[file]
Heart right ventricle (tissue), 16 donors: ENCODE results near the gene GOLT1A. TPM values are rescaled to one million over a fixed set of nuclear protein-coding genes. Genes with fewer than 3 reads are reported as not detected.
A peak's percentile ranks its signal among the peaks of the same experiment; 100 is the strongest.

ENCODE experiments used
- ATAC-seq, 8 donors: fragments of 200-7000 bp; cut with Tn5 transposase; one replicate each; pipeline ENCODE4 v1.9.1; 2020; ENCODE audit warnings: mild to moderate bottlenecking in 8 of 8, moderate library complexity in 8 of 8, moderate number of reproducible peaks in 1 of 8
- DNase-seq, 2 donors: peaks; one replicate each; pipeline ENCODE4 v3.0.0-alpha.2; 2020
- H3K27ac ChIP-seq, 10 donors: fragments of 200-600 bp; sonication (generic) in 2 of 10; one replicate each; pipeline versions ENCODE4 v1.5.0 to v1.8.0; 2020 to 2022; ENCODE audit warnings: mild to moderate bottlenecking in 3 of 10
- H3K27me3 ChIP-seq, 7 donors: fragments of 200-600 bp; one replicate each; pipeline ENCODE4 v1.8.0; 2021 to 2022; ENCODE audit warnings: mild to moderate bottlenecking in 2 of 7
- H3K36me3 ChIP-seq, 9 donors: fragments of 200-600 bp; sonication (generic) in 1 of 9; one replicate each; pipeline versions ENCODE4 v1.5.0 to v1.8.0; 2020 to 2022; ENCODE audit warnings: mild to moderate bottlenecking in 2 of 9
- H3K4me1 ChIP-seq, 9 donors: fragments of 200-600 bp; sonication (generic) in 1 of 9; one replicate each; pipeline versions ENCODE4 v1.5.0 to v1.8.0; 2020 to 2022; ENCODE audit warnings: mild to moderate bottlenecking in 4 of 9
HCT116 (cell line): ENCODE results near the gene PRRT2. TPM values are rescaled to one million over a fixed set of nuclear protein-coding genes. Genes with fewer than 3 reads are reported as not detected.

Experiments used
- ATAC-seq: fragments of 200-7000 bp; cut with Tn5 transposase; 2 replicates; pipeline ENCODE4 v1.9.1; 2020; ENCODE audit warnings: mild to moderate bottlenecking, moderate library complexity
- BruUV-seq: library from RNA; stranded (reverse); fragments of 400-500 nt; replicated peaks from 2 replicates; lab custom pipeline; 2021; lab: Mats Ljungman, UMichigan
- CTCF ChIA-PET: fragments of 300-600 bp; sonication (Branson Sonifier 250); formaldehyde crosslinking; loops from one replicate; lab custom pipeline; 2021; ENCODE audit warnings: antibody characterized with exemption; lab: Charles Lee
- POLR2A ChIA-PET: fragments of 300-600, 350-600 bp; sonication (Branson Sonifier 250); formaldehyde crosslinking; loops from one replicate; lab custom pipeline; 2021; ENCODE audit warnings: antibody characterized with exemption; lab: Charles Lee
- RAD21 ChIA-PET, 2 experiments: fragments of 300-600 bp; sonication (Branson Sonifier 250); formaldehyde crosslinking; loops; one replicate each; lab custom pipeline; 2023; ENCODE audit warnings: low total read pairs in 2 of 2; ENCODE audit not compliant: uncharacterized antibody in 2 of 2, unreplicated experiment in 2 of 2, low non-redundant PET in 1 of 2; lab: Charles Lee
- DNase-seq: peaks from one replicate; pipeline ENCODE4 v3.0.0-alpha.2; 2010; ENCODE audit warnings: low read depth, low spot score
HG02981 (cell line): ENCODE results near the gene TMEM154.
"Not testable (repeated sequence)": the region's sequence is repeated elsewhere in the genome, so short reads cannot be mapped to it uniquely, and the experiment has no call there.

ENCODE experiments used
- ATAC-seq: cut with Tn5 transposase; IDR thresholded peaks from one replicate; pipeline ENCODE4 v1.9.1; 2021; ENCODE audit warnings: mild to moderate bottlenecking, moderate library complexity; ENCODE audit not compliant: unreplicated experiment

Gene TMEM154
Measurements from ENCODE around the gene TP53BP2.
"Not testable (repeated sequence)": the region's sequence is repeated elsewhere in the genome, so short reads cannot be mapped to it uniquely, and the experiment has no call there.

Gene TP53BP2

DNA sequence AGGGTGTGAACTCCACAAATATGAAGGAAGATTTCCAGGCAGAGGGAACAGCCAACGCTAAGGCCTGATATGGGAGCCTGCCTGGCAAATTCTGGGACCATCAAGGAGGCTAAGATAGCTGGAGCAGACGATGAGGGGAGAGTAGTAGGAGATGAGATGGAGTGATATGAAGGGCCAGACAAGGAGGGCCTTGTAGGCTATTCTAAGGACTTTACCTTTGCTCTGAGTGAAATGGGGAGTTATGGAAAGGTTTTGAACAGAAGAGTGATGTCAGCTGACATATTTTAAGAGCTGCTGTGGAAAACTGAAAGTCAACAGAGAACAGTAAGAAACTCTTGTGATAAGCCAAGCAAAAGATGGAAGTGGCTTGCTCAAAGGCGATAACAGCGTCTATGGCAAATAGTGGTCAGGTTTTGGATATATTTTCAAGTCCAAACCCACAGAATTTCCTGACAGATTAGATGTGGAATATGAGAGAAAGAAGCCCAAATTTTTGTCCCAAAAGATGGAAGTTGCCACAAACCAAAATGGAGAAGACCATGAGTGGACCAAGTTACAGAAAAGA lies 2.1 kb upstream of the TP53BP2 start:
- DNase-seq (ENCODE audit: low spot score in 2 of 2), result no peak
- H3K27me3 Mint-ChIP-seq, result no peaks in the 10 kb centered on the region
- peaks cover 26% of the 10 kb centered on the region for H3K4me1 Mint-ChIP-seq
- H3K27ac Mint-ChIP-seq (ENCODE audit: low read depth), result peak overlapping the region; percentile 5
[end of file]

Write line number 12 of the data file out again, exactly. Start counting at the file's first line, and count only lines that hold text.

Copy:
- ATAC-seq: fragments of 200-7000 bp; cut with Tn5 transposase; 2 replicates; pipeline ENCODE4 v1.9.1; 2020; ENCODE audit warnings: mild to moderate bottlenecking, moderate library complexity